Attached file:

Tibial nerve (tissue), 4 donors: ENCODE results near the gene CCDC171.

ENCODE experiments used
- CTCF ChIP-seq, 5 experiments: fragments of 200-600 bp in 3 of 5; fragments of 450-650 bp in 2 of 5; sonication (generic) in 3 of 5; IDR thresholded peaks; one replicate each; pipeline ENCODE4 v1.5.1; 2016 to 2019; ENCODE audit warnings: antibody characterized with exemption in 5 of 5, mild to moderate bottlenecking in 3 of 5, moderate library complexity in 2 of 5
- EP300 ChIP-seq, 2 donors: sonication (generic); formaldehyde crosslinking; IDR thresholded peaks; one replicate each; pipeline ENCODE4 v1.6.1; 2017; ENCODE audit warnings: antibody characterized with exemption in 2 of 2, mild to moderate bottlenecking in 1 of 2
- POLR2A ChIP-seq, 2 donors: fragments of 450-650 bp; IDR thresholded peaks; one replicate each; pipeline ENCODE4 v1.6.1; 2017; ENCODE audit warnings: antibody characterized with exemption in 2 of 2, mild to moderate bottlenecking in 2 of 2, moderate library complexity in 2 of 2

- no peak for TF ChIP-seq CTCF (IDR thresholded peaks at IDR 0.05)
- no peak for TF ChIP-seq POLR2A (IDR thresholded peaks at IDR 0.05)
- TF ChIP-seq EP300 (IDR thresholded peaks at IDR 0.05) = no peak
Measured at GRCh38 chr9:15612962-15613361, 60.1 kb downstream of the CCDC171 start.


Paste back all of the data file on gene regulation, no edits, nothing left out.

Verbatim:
Tibial nerve (tissue), 4 donors: ENCODE results near the gene CCDC171.

ENCODE experiments used
- CTCF ChIP-seq, 5 experiments: fragments of 200-600 bp in 3 of 5; fragments of 450-650 bp in 2 of 5; sonication (generic) in 3 of 5; IDR thresholded peaks; one replicate each; pipeline ENCODE4 v1.5.1; 2016 to 2019; ENCODE audit warnings: antibody characterized with exemption in 5 of 5, mild to moderate bottlenecking in 3 of 5, moderate library complexity in 2 of 5
- EP300 ChIP-seq, 2 donors: sonication (generic); formaldehyde crosslinking; IDR thresholded peaks; one replicate each; pipeline ENCODE4 v1.6.1; 2017; ENCODE audit warnings: antibody characterized with exemption in 2 of 2, mild to moderate bottlenecking in 1 of 2
- POLR2A ChIP-seq, 2 donors: fragments of 450-650 bp; IDR thresholded peaks; one replicate each; pipeline ENCODE4 v1.6.1; 2017; ENCODE audit warnings: antibody characterized with exemption in 2 of 2, mild to moderate bottlenecking in 2 of 2, moderate library complexity in 2 of 2

- no peak for TF ChIP-seq CTCF (IDR thresholded peaks at IDR 0.05)
- no peak for TF ChIP-seq POLR2A (IDR thresholded peaks at IDR 0.05)
- TF ChIP-seq EP300 (IDR thresholded peaks at IDR 0.05) = no peak
Measured at GRCh38 chr9:15612962-15613361, 60.1 kb downstream of the CCDC171 start.